Don't Leave Home Without It...a Healthy RV Battery

RV Deep Cycle Battery
Taking your RV a few miles to staycation at Hidden Valley RV Park or embarking on a 6 month roadtrip...either way, batteries are an integral part of the RV lifestyle and their upkeep is a major part of RV maintenance.  Whether to power the 12 volt lights, or many other appliances when you are in transit ( refrigerator, water pump, etc.) a well cared for battery will serve well for it's full rated term as listed on the battery and often longer.  The hints below from RV expert Mark Polk are good to read over and make sure we put into practice.  His six Quick Tips are:

Heat Kills

Hot temperatures and overcharging kill batteries.  During hot weather or during high usage check the batteries frequently.  Checking the electrolyte levels and adding distilled water as required can save your lead acid batteries.


Properly charging your batteries needs to be done in stages.  A bulk charge should be performed to return the battery to 90% of a full charge in the first few hours.  An absortion charge is used for the remaining 10 percent to prevent any battery gassing and loss of water, and then a float charge to keep the battery fully charged.  To prevent water loss from bubbling and gassing, leave the vent caps ON the batteries while charging. 

Parasitic Loads

RV's have parasitic loads that will discharge the battery over time.  Some but not all of these loads are LP gas leak detectors, the TV antenna power booster, clocks, stereos and appliance circuit boards.  If your RV is equipped with a battery disconnect switch make sure it is in the OFF position when you are not using the RV or when it is in storage.  If your RV is not equipped with a battery disconnect switch you can purchase a battery disconnect that installs directly to the battery.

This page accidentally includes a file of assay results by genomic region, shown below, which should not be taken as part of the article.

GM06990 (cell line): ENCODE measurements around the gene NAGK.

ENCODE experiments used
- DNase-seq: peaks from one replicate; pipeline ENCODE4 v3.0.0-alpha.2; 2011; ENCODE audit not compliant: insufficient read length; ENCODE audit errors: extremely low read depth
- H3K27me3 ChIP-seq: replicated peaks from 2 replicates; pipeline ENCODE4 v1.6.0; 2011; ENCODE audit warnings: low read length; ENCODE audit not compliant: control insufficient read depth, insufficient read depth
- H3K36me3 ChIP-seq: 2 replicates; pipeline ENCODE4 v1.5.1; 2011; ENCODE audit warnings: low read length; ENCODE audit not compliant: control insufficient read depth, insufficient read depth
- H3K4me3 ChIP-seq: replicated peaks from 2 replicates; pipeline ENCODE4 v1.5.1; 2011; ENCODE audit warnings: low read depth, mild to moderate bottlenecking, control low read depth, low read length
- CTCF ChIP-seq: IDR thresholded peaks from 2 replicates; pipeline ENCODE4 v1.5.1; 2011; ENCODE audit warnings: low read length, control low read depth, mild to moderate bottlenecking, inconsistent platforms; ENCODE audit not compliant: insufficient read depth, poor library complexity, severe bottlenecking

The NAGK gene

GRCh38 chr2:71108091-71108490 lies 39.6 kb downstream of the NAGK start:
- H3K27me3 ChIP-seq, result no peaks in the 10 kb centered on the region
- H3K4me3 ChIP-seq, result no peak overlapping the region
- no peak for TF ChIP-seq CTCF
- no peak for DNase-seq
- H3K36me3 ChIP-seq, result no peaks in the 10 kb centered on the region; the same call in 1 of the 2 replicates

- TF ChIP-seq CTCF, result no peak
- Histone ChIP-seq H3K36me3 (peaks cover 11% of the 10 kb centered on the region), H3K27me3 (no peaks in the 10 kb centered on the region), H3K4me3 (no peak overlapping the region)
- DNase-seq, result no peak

Never let a battery discharge below 10.5 volts.  You can measure the voltage with a digital voltmeter.  Measuring the voltage gives you a quick picture of the batteries depth of dicharge so you know when they need to be recharged.  Set the voltmeter on DC voltage and put the red lead on the positive terminal and the black lead on the negative terminal.


Batteries should only be watered after charging.  Unless the plates are exposed prior to charging.  Add water just to cover the plates, charge, then fill to correct level.  When you add water to a battery, use mineral free water.  Distilled water is best.  Regular tap water can cause calcium sulfation.


The lead and plastic used to construct batteries can be recycled.  More than 97% of all battery lead is recycled.  Be sure and recycle your old batteries.

Courtesy of Mark Polk and the RV 101 Magazine, thank you Mark for keeping us rollin' down the road.

Teri Blaschke is the RV Park operator of family owned HiddenValley RV Park in San Antonio, TX and writer of the park blog “A Little Piece of Country in San Antonio.” Teri contributes to various other blogs with a focus on either travel or social media and how it relates to the outdoor hospitality industry but her passion is serving the RV travel community by providing a memorable RV camping experience and growing the Hidden Valley RV family.  Connect with , Facebook and Twitter@HiddenValleyRV

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